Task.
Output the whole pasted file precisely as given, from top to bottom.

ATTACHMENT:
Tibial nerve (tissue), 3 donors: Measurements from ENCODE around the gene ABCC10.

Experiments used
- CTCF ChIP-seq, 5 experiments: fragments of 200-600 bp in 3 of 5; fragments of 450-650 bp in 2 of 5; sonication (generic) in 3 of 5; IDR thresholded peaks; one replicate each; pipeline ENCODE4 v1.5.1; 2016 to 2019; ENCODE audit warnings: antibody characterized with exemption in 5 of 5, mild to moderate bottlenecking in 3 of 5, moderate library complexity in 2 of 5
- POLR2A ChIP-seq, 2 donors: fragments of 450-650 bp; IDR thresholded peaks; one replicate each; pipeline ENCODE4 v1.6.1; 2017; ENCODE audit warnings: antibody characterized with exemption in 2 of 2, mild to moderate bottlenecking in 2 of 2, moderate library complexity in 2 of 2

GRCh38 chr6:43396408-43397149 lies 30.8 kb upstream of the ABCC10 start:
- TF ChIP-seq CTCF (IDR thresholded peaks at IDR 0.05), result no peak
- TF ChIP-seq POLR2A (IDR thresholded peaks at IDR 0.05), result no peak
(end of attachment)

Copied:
Tibial nerve (tissue), 3 donors: Measurements from ENCODE around the gene ABCC10.

Experiments used
- CTCF ChIP-seq, 5 experiments: fragments of 200-600 bp in 3 of 5; fragments of 450-650 bp in 2 of 5; sonication (generic) in 3 of 5; IDR thresholded peaks; one replicate each; pipeline ENCODE4 v1.5.1; 2016 to 2019; ENCODE audit warnings: antibody characterized with exemption in 5 of 5, mild to moderate bottlenecking in 3 of 5, moderate library complexity in 2 of 5
- POLR2A ChIP-seq, 2 donors: fragments of 450-650 bp; IDR thresholded peaks; one replicate each; pipeline ENCODE4 v1.6.1; 2017; ENCODE audit warnings: antibody characterized with exemption in 2 of 2, mild to moderate bottlenecking in 2 of 2, moderate library complexity in 2 of 2

GRCh38 chr6:43396408-43397149 lies 30.8 kb upstream of the ABCC10 start:
- TF ChIP-seq CTCF (IDR thresholded peaks at IDR 0.05), result no peak
- TF ChIP-seq POLR2A (IDR thresholded peaks at IDR 0.05), result no peak